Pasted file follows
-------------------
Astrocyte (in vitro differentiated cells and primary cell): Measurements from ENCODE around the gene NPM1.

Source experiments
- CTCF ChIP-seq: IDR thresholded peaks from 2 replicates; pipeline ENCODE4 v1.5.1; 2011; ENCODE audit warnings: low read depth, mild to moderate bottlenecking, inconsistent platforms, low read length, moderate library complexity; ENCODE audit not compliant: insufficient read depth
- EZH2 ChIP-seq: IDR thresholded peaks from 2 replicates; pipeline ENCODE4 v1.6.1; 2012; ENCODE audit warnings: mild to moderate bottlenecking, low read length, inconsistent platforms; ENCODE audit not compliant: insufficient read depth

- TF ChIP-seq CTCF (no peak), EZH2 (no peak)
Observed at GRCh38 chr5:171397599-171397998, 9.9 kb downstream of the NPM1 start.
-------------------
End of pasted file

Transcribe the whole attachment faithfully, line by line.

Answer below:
Astrocyte (in vitro differentiated cells and primary cell): Measurements from ENCODE around the gene NPM1.

Source experiments
- CTCF ChIP-seq: IDR thresholded peaks from 2 replicates; pipeline ENCODE4 v1.5.1; 2011; ENCODE audit warnings: low read depth, mild to moderate bottlenecking, inconsistent platforms, low read length, moderate library complexity; ENCODE audit not compliant: insufficient read depth
- EZH2 ChIP-seq: IDR thresholded peaks from 2 replicates; pipeline ENCODE4 v1.6.1; 2012; ENCODE audit warnings: mild to moderate bottlenecking, low read length, inconsistent platforms; ENCODE audit not compliant: insufficient read depth

- TF ChIP-seq CTCF (no peak), EZH2 (no peak)
Observed at GRCh38 chr5:171397599-171397998, 9.9 kb downstream of the NPM1 start.